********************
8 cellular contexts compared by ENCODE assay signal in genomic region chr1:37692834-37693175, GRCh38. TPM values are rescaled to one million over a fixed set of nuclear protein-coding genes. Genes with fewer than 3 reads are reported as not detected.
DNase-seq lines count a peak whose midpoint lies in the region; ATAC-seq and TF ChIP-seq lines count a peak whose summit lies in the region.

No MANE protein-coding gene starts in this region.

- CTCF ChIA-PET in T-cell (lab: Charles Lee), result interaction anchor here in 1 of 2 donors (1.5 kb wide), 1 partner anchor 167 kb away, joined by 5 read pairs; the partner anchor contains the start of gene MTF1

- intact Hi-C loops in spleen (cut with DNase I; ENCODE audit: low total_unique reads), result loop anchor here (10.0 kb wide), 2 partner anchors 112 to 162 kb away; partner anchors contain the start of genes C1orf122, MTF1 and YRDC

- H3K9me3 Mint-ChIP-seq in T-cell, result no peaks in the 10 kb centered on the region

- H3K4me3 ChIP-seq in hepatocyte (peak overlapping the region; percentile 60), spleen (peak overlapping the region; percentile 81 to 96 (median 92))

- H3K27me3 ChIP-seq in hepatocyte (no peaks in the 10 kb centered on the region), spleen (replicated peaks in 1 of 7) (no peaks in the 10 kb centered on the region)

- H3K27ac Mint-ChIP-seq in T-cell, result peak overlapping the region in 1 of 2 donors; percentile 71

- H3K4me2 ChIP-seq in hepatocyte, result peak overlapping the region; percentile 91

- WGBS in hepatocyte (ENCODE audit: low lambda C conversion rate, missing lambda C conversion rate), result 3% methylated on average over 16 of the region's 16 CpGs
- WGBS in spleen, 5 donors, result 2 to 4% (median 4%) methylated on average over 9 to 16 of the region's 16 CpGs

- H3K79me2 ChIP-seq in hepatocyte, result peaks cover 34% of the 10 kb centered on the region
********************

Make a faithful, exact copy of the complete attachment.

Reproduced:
8 cellular contexts compared by ENCODE assay signal in genomic region chr1:37692834-37693175, GRCh38. TPM values are rescaled to one million over a fixed set of nuclear protein-coding genes. Genes with fewer than 3 reads are reported as not detected.
DNase-seq lines count a peak whose midpoint lies in the region; ATAC-seq and TF ChIP-seq lines count a peak whose summit lies in the region.

No MANE protein-coding gene starts in this region.

- CTCF ChIA-PET in T-cell (lab: Charles Lee), result interaction anchor here in 1 of 2 donors (1.5 kb wide), 1 partner anchor 167 kb away, joined by 5 read pairs; the partner anchor contains the start of gene MTF1

- intact Hi-C loops in spleen (cut with DNase I; ENCODE audit: low total_unique reads), result loop anchor here (10.0 kb wide), 2 partner anchors 112 to 162 kb away; partner anchors contain the start of genes C1orf122, MTF1 and YRDC

- H3K9me3 Mint-ChIP-seq in T-cell, result no peaks in the 10 kb centered on the region

- H3K4me3 ChIP-seq in hepatocyte (peak overlapping the region; percentile 60), spleen (peak overlapping the region; percentile 81 to 96 (median 92))

- H3K27me3 ChIP-seq in hepatocyte (no peaks in the 10 kb centered on the region), spleen (replicated peaks in 1 of 7) (no peaks in the 10 kb centered on the region)

- H3K27ac Mint-ChIP-seq in T-cell, result peak overlapping the region in 1 of 2 donors; percentile 71

- H3K4me2 ChIP-seq in hepatocyte, result peak overlapping the region; percentile 91

- WGBS in hepatocyte (ENCODE audit: low lambda C conversion rate, missing lambda C conversion rate), result 3% methylated on average over 16 of the region's 16 CpGs
- WGBS in spleen, 5 donors, result 2 to 4% (median 4%) methylated on average over 9 to 16 of the region's 16 CpGs

- H3K79me2 ChIP-seq in hepatocyte, result peaks cover 34% of the 10 kb centered on the region